Thousands will gather in Indianapolis this month for the NCAA Men’s Division 1 Basketball Championships. While some welcome the economic boom, they are concerned about the crowds during the pandemic.
A MARTINEZ, HOST:
The brackets for March Madness are set – at least for the men. Now the matchups for the women’s tournament will be announced today. But for the first time in NCAA history, all of the men’s games are set to take place in and around one city – Indianapolis. Indiana Public Broadcasting’s Samantha Horton reports on preparations.
SAMANTHA HORTON, BYLINE: The downtown Indianapolis Marriott is one of 4 hotels reserved for teams only. Today, employees walk through the lobby wearing red paper wristbands to show they have been cleared for work for the day. General Manager Michael Moros clearly remembers that scene a year ago when the Big Ten men’s basketball conference was halted.
MICHAEL MOROS: One of our Big Ten teams had just left to go to the stadium and they returned an hour later. The tournament had been canceled. And that was absolutely reality for us.
HORTON: A few days later his hotel was completely empty and shortly afterwards it was temporarily closed. Moros says the tournament will be the first time since the pandemic began that his hotel will be open for a full week.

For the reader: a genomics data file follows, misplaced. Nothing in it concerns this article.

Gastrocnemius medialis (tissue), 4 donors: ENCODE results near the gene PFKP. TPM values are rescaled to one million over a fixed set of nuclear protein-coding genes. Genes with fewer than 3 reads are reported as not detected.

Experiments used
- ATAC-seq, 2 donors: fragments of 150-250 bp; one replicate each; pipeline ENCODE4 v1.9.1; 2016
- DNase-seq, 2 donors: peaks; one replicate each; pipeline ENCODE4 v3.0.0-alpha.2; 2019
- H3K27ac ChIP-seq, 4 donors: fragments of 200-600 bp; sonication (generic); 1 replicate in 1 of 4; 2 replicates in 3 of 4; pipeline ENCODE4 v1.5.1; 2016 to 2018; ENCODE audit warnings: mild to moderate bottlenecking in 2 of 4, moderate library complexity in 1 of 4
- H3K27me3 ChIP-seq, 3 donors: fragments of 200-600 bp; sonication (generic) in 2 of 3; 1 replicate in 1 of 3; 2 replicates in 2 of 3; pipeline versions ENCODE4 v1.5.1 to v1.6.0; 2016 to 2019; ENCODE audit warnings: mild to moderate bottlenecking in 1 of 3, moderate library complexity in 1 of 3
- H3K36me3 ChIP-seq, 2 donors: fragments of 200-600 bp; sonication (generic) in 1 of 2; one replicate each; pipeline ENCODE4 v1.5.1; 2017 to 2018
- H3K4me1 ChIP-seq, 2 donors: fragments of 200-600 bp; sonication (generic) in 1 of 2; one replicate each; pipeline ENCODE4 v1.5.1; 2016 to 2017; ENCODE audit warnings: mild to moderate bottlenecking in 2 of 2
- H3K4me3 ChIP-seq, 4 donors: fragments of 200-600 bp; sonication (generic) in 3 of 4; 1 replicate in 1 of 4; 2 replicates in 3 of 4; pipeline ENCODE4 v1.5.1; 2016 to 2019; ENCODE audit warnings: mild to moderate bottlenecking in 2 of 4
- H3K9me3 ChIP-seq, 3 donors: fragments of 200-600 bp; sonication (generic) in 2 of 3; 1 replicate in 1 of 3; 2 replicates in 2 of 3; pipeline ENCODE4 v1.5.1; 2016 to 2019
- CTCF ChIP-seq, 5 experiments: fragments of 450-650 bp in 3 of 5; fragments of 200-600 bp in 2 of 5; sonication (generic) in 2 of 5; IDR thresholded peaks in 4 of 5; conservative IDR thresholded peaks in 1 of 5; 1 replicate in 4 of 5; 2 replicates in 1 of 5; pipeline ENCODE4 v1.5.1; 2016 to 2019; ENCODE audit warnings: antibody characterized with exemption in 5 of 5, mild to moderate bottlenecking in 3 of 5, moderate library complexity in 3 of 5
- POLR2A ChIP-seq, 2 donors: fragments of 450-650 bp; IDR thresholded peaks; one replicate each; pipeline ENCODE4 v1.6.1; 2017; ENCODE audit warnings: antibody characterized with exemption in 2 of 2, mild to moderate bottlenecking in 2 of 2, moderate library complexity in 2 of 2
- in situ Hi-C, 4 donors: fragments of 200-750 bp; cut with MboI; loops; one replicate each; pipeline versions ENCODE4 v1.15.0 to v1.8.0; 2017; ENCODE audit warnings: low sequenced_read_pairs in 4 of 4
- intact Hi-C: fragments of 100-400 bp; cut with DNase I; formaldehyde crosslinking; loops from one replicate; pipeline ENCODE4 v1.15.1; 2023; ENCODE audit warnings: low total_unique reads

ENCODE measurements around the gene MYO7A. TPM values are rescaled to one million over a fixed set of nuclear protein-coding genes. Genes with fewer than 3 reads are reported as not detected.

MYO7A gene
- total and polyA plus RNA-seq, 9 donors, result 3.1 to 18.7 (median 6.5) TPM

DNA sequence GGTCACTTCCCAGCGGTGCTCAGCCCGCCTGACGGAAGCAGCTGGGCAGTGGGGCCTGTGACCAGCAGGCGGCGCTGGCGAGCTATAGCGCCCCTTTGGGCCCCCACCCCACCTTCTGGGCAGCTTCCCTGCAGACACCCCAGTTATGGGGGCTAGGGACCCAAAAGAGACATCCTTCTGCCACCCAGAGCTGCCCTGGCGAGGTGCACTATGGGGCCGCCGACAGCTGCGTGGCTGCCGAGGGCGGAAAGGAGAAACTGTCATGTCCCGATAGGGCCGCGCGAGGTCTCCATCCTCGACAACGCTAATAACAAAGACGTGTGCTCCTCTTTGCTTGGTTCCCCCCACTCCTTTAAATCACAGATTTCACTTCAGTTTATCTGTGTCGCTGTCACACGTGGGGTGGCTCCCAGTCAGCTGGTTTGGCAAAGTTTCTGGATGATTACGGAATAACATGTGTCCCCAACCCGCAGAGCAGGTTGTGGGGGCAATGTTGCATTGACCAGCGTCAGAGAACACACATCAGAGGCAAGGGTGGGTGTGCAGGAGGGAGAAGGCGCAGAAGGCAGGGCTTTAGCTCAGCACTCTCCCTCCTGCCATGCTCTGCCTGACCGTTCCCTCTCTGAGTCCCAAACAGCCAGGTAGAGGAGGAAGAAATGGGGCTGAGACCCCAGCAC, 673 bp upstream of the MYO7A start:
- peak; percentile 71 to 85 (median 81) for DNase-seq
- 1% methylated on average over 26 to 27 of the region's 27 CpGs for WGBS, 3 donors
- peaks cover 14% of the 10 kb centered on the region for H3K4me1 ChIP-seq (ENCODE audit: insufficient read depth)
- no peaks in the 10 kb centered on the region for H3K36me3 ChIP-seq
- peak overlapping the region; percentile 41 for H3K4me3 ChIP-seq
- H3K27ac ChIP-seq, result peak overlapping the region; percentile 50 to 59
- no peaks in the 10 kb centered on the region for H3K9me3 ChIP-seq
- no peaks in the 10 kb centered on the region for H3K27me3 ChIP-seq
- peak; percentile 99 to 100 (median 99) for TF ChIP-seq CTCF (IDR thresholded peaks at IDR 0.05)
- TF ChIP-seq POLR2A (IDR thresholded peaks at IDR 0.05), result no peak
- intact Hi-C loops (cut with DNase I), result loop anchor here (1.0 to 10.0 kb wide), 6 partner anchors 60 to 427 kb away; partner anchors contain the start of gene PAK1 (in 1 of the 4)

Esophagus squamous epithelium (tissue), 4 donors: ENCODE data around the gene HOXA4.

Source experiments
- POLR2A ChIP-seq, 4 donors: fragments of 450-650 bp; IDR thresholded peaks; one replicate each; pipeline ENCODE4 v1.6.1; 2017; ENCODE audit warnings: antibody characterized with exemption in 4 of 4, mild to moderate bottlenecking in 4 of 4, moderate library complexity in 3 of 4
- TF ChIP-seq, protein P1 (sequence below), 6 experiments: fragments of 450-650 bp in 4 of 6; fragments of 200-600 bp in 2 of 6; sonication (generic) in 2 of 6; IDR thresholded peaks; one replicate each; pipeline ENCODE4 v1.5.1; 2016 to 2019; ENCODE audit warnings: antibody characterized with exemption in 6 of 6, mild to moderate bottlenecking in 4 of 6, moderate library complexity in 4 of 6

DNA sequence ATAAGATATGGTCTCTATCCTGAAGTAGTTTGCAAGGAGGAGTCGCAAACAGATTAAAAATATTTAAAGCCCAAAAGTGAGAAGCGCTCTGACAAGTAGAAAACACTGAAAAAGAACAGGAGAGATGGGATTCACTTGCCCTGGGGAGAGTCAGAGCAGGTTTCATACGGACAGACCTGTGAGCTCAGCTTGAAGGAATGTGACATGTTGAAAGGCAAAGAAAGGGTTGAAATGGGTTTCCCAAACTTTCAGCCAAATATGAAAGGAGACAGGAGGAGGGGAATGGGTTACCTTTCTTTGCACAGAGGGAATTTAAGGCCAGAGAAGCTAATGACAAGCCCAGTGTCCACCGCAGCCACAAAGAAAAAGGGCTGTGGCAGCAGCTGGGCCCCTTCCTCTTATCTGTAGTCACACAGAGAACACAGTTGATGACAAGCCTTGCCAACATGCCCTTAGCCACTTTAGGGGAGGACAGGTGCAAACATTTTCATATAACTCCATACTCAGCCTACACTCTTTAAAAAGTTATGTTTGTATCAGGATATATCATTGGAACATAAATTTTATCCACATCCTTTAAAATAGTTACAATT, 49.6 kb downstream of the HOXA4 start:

MOROS: We took almost all of our employees on vacation. Lo and behold, here we are a year later, and I still have more than 300 employees who have not returned. It was difficult, but we see light at the end of the tunnel.
HORTON: The Indiana Hotel and Lodging Association reports that more than 95% of hotel workers were laid off in less than 48 hours. More than 200,000 Hoosier restaurant employees have also lost their jobs within a few days.
This year, each basketball court will accommodate spectators with a capacity of at least 25%. For Lucas Oil Stadium, the largest venue, that could mean up to 18,000 people watch a game. University of California, Berkeley epidemiologist John Swartzberg says while he doesn’t have overwhelming concerns about athletes and staff, he does worry about thousands of fans across the country who travel here to watch basketball days.
JOHN SWARTZBERG: Then you take Indianapolis for the finals and bring in people from all over the country who are going to eat out, go to bars and play indoor games – I hope nothing bad happens from that.
HORTON: Michael Boothe works downtown in a restaurant across from one of the six venues. According to Booth, his role as the host is to help enforce COVID-19 protocols with customers.
MICHAEL BOOTHE: I’m actually the one who makes sure that people sit about three feet apart, that we have space for everyone and that there are no parties with more than six people.
HORTON: Boothe is looking forward to earning a paycheck in the next few weeks. He is 18 years old, lives alone in a dormitory, and has COVID tested twice a week. While feeling relatively safe, he understands why others may not.
BOOTHE: Obviously there are other people at my work and in the city who are more at risk, people who could actually get sick and possibly even have serious complications from COVID-19.
HORTON: The March Madness games will culminate on Thursday. A championship game will take place here on April 5th.
For NPR News, I’m Samantha Horton in Indianapolis.
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